Aussie cellular genomics expertise targets PD


15 Oct 2020

Can you sum up the scope of this ambitious project?

There are no current treatments for the causes of Parkinson’s, in part because we have a poor understanding of how and why the disease develops. Our research will investigate how gene variants that can predispose an individual to Parkinson’s and the ‘second hit’ risk factors – the interplay of different brain cells and ageing – shape individual disease risk. We hope this new understanding will enable early diagnosis and prediction of therapeutic targets that could halt or reverse the disease, and identify subgroups of Parkinson’s that could be therapeutically meaningful.

What have you already discovered in this area?

Our research program has focused on understanding how genetic differences between people contribute to disease at the level of individual cells. To do so we have established a number of high-throughput, intersecting technologies, which we are looking forward to applying to Parkinson’s.

What particular skills or techniques does your team bring to this project?

At the Garvan-Weizmann Centre for Cellular Genomics, we have focused on the use of cellular genomics technology to address critical medical research questions. We’re one of the few global sites where state-of-the-art technologies, including the latest platforms in flow cytometry, microfluidics, genomics, high-performance computing and bioinformatics, are seamlessly integrated. In this research project, we will investigate Parkinson’s risk factors, using data from Parkinson’s patients, iPS cell technologies, cellular genomics approaches and sophisticated computational methods.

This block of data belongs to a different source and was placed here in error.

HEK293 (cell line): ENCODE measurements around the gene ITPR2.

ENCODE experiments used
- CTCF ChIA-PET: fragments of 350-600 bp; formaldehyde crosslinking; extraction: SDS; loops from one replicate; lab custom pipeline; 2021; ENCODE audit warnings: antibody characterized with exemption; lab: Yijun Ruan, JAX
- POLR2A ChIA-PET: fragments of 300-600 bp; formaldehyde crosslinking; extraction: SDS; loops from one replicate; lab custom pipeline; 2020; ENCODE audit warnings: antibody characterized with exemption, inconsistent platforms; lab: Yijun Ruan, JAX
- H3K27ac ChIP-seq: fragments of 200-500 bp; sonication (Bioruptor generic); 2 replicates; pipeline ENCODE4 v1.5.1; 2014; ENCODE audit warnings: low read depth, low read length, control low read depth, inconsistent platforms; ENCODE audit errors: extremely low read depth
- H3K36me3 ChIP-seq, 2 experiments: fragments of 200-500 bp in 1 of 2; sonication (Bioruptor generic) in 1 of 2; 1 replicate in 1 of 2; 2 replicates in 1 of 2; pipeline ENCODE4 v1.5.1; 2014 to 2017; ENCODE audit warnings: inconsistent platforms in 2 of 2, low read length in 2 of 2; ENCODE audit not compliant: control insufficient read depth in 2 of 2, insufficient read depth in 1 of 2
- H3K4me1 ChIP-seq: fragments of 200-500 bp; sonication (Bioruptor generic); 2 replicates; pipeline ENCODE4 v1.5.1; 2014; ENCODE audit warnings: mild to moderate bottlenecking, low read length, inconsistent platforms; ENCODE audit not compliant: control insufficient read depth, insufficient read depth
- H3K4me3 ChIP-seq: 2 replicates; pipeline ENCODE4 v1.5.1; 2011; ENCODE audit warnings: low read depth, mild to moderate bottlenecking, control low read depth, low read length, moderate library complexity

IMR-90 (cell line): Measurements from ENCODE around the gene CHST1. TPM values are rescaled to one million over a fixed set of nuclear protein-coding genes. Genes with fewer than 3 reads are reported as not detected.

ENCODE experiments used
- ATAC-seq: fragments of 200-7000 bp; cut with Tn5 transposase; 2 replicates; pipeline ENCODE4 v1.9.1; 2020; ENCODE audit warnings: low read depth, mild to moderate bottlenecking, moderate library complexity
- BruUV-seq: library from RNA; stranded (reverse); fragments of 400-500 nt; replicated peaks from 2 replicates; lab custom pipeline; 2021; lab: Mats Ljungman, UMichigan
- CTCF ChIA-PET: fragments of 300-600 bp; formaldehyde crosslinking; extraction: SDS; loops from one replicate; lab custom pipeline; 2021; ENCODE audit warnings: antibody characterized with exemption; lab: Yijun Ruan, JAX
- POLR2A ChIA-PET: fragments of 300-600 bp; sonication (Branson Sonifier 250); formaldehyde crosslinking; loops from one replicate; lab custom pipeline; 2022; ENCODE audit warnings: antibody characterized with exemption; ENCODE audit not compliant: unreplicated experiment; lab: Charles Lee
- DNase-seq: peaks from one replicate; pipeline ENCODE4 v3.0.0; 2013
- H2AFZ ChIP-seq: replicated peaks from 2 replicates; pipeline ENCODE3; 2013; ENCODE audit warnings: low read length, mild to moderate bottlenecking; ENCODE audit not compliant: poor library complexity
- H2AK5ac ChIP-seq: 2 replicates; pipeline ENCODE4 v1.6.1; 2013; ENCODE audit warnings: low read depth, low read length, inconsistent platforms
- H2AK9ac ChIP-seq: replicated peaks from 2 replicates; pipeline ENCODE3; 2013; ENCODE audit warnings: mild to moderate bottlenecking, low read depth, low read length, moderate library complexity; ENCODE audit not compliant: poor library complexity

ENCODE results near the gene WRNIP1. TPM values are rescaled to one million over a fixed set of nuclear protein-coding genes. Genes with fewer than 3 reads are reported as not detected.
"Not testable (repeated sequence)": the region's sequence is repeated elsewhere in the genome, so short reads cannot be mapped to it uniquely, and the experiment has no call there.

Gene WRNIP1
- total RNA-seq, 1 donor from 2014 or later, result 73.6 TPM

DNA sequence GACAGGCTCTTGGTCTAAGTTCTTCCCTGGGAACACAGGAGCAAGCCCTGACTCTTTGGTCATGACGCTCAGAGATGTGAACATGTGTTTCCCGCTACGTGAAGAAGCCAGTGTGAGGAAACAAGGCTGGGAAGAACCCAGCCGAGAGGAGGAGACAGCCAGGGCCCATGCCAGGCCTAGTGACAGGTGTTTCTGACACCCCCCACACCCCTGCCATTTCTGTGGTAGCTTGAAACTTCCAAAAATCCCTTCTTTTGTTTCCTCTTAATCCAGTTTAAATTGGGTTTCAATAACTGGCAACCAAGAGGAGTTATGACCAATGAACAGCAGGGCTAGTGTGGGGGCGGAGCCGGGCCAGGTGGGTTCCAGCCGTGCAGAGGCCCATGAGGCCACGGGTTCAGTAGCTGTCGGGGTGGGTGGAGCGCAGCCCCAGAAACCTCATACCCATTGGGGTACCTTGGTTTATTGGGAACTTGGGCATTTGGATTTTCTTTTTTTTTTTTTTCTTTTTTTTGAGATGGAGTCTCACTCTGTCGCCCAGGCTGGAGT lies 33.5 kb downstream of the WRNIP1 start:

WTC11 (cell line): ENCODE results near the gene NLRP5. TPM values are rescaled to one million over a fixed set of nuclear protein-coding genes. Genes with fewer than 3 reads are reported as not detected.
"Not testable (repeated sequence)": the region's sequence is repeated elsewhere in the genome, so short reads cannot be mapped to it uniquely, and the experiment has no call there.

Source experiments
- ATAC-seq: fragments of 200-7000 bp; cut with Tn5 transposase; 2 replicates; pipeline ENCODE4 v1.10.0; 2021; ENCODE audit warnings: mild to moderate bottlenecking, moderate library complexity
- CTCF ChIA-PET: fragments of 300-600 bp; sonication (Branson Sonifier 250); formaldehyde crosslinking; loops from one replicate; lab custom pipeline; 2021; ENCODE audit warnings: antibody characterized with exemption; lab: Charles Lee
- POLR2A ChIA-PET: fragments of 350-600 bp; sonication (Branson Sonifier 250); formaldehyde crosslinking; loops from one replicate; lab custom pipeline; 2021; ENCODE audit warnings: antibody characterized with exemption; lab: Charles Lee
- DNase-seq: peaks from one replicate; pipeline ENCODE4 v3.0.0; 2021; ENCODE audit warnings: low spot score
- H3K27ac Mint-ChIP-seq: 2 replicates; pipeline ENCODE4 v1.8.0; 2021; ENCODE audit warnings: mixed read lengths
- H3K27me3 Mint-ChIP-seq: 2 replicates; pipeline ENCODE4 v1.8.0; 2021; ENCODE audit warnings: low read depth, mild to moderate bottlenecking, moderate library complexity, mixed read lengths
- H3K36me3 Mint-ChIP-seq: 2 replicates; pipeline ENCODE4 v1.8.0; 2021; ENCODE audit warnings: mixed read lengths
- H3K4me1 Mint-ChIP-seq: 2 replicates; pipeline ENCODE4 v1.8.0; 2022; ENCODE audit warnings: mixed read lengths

What aspect of this research excites you the most?

I’m most excited by the idea of connecting the dots between the different risk factors for Parkinson’s. We have a wealth of incredible technology now available to understand disease at an unprecedented level – this project is all about combining them to solve a long-standing scientific question of how Parkinson’s disease is triggered, and that has direct impacts for patients.

How long before this work might impact patient care?

This work is looking at Parkinson’s disease at the fundamental level, which makes it difficult to estimate a timeline for when our findings will lead to treatments. Nevertheless, there has been a huge focus on Parkinson’s disease by funding bodies and philanthropy in recent years, which will essentially shorten the time before a treatment or cure is available.

What’s your Holy Grail – the one thing you’d like to achieve in your research career?

My goal is to establish the technology that will allow us to completely understand disease at the genomic and cellular level. This will allow us to ask the paradigm-changing questions in medical research, and help us solve some of the most pressing health challenges.

What is your biggest research hurdle?

Funding to continue ambitious long-running programs of research.

Who has inspired you in work or life? 

I have a sense for myself that life is for living, and it is wasted if one does not use their time, effort, and skills to achieve something that is to the overall betterment of society. There are lots of ways for one to do that, but I have always been inspired by people who dedicate themselves to an area of life and either become a master of their discipline, or achieve something significant over the course of their life. I am equally inspired by artists, architects, and social activists, as I am scientists. It’s about making a difference beyond yourself.

There’s an app for that. What’s new on your phone?

I’ve just downloaded the Genopo app developed by my Garvan colleagues at the Kinghorn Centre for Clinical Genomics.

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